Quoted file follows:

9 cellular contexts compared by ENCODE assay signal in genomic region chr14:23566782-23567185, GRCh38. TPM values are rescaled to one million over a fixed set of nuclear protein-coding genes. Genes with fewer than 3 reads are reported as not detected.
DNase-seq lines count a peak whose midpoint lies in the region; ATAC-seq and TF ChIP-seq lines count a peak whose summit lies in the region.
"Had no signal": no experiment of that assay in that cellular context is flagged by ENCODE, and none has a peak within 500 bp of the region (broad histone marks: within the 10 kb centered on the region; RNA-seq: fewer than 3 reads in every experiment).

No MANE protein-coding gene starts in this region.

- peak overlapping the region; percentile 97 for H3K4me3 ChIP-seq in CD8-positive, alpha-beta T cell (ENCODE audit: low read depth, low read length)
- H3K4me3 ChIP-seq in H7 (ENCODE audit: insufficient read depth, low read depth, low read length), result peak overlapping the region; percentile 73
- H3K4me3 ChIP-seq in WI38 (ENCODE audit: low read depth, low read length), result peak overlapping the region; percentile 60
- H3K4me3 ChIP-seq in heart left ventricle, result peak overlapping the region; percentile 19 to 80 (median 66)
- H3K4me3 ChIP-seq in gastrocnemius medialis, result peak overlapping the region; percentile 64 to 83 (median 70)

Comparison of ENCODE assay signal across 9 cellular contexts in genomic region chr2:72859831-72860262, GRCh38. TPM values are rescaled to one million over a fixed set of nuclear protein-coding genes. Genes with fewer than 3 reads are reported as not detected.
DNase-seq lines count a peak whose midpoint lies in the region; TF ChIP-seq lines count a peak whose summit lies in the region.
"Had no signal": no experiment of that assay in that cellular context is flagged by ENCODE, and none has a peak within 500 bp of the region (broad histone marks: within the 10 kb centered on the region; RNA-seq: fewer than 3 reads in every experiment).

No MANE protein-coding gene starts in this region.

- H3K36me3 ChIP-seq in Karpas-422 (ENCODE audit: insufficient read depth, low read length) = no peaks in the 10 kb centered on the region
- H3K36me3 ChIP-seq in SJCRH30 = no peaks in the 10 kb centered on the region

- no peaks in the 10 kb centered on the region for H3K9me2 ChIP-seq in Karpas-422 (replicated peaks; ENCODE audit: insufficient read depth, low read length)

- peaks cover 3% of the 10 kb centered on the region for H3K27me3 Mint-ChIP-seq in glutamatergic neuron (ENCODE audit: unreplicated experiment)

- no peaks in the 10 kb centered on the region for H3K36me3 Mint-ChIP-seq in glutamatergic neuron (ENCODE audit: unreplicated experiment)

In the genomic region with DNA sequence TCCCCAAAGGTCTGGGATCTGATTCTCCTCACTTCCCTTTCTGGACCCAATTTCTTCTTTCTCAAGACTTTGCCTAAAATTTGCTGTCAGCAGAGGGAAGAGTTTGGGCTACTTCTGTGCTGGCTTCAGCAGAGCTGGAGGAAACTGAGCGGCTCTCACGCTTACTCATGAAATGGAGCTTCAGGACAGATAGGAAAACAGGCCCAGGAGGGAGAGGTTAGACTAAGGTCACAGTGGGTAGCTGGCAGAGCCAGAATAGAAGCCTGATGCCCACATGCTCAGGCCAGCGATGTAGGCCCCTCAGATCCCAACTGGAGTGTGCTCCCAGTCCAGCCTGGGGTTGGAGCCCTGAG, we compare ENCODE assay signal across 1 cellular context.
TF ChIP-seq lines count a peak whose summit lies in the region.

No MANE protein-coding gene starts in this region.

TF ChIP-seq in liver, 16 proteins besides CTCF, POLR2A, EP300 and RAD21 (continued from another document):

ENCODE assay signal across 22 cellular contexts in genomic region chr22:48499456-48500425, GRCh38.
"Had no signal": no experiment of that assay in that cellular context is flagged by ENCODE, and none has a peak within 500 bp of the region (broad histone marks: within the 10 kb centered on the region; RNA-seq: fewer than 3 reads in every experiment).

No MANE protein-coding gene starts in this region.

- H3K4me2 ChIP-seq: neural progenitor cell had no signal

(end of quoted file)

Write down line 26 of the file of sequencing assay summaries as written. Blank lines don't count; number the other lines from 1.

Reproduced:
- H3K4me2 ChIP-seq: neural progenitor cell had no signal